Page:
It's expected on the Xeon Westmere 6-core CPUs to see MPI performance saturating when all 4 of the internal buss paths are in use. For this reason, hybrid MPI/OpenMP with 2 cores per MPI rank, with affinity set so that each MPI rank has its own internal CPU buss, could out-perform plain MPI on those CPUs.
On 1/29/2014 8:02 AM, Reuti wrote:
Quoting Victor <email@example.com>:
Thanks for the reply Reuti,
There are two machines: Node1 with 12 physical cores (dual 6 core Xeon) and
Do you have this CPU?
That scheme of pairing cores on selected internal buss paths hasn't been repeated. Some influential customers learned to prefer the 4-core version of that CPU, given a reluctance to adopt MPI/OpenMP hybrid with affinity.
If you want to talk about "downright strange," start thinking about the schemes to optimize performance of 8 threads with 2 threads assigned to each internal CPU buss on that CPU model. Or your scheme of trying to balance MPI performance between very different CPU models.
Node2 with 4 physical cores (i5-2400).
Regarding scaling on the single 12 core node, not it is also not linear. In
fact it is downright strange. I do not remember the numbers right now but
10 jobs are faster than 11 and 12 are the fastest with peak performance of
approximately 66 Msu/s which is also far from triple the 4 core
performance. This odd non-linear behaviour also happens at the lower job
counts on that 12 core node. I understand the decrease in scaling with
increase in core count on the single node as the memory bandwidth is an
On the 4 core machine the scaling is progressive, ie. every additional job
brings an increase in performance. Single core delivers 8.1 Msu/s while 4
cores deliver 30.8 Msu/s. This is almost linear.
Since my original email I have also installed Open-MX and recompiled
OpenMPI to use it. This has resulted in approximately 10% better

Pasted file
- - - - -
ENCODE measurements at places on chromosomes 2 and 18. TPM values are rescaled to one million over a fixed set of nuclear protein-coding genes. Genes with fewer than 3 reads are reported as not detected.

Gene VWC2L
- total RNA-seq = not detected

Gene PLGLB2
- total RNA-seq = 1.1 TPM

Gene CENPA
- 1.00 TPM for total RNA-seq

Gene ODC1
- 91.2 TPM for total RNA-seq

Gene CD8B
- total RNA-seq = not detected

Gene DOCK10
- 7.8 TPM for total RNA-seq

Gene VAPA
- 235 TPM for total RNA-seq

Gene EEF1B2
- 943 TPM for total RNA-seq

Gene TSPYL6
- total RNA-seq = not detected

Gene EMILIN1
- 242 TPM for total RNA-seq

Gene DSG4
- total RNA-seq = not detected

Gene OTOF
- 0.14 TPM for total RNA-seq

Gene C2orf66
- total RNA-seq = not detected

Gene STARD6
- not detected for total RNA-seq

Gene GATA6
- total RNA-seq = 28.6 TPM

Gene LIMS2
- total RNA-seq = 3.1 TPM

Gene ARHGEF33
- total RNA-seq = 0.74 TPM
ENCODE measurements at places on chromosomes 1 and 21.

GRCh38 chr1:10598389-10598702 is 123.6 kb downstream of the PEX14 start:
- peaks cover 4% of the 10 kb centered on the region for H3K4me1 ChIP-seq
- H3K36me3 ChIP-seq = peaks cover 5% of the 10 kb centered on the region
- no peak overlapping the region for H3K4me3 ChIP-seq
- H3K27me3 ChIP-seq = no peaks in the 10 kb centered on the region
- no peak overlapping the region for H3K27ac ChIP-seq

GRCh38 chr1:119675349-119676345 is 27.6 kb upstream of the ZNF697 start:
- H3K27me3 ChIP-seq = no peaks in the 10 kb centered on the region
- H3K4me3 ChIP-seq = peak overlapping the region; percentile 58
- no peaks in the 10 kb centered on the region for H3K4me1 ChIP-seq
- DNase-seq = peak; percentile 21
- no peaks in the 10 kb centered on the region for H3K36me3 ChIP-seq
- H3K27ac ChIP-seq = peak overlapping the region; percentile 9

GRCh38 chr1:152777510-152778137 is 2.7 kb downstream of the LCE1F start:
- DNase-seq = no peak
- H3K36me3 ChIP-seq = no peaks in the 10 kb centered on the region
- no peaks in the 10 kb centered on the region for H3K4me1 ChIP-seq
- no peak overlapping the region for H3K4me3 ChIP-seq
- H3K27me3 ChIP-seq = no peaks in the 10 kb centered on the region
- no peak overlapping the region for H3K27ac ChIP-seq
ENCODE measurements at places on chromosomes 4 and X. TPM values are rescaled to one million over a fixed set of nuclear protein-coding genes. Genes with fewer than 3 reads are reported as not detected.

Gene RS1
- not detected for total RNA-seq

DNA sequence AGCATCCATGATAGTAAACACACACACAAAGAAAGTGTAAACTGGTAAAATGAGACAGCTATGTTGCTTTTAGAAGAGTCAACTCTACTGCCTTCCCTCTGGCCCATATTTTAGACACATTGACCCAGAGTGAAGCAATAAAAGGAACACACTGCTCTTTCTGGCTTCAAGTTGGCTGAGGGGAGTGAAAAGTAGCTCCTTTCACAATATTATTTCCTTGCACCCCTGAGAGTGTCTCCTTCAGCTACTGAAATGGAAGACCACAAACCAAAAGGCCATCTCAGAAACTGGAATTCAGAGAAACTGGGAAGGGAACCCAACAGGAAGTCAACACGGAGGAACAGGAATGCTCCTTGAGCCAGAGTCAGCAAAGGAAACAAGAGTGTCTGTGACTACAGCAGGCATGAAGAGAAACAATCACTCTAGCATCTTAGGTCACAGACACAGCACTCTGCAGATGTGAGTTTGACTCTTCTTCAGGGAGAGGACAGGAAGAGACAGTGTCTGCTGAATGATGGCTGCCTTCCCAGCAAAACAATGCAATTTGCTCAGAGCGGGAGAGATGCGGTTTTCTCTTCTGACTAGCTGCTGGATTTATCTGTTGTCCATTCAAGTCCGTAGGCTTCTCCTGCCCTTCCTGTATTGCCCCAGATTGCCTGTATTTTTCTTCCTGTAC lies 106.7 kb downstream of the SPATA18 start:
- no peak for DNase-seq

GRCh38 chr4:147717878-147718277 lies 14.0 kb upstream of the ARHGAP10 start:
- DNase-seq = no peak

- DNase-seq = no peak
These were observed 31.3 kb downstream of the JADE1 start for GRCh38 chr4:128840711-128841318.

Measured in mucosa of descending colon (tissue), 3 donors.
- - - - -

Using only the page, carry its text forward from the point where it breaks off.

performance using the existing GbE hardware.
On 29 January 2014 19:40, Reuti <firstname.lastname@example.org> wrote:
Am 29.01.2014 um 03:00 schrieb Victor:
> I am running a CFD simulation benchmark cavity3d available within
> It is a parallel friendly Lattice Botlzmann solver library.
> Palabos provides benchmark results for the cavity3d on several different
platforms and variables here:
> The problem that I have is that the benchmark performance on my cluster
does not scale even close to a linear scale.
> My cluster configuration:
> Node1: Dual Xeon 5560 48 Gb RAM
> Node2: i5-2400 24 Gb RAM
> Gigabit ethernet connection on eth0
> OpenMPI 1.6.5 on Ubuntu 12.04.3
> Node1 -slots=4 -max-slots=4
> Node2 -slots=4 -max-slots=4
> MPI command: mpirun --mca btl_tcp_if_include eth0 --hostfile
/home/mpiuser/.mpi_hostfile -np 8 ./cavity3d 400
> cavity3d 400
> When I run mpirun -np 4 on Node1 I get 35.7615 Mega site updates per
> When I run mpirun -np 4 on Node2 I get 30.7972 Mega site updates per
> When I run mpirun --mca btl_tcp_if_include eth0 --hostfile
/home/mpiuser/.mpi_hostfile -np 8 ./cavity3d 400 I get 47.3538 Mega site
updates per second
> I understand that there are latencies with GbE and that there is MPI
overhead, but this performance scaling still seems very poor. Are my
expectations of scaling naive, or is there actually something wrong and
fixable that will improve the scaling? Optimistically I would like each
node to add to the cluster performance, not slow it down.
> Things get even worse if I run asymmetric number of mpi jobs in each
node. For instance running -np 12 on Node1
Isn't this overloading the machine with only 8 real cores in total?
> is significantly faster than running -np 16 across Node1 and Node2, thus
adding Node2 actually slows down the performance.
The i5-2400 has only 4 cores and no threads.
It depends on the algorithm how much data has to be exchanged between the
processes, and this can indeed be worse when used across a network.
Also: is the algorithm scaling linear when used on node1 only with 8
cores? When it's "35.7615 " with 4 cores, what result do you get with 8
cores on this machine.
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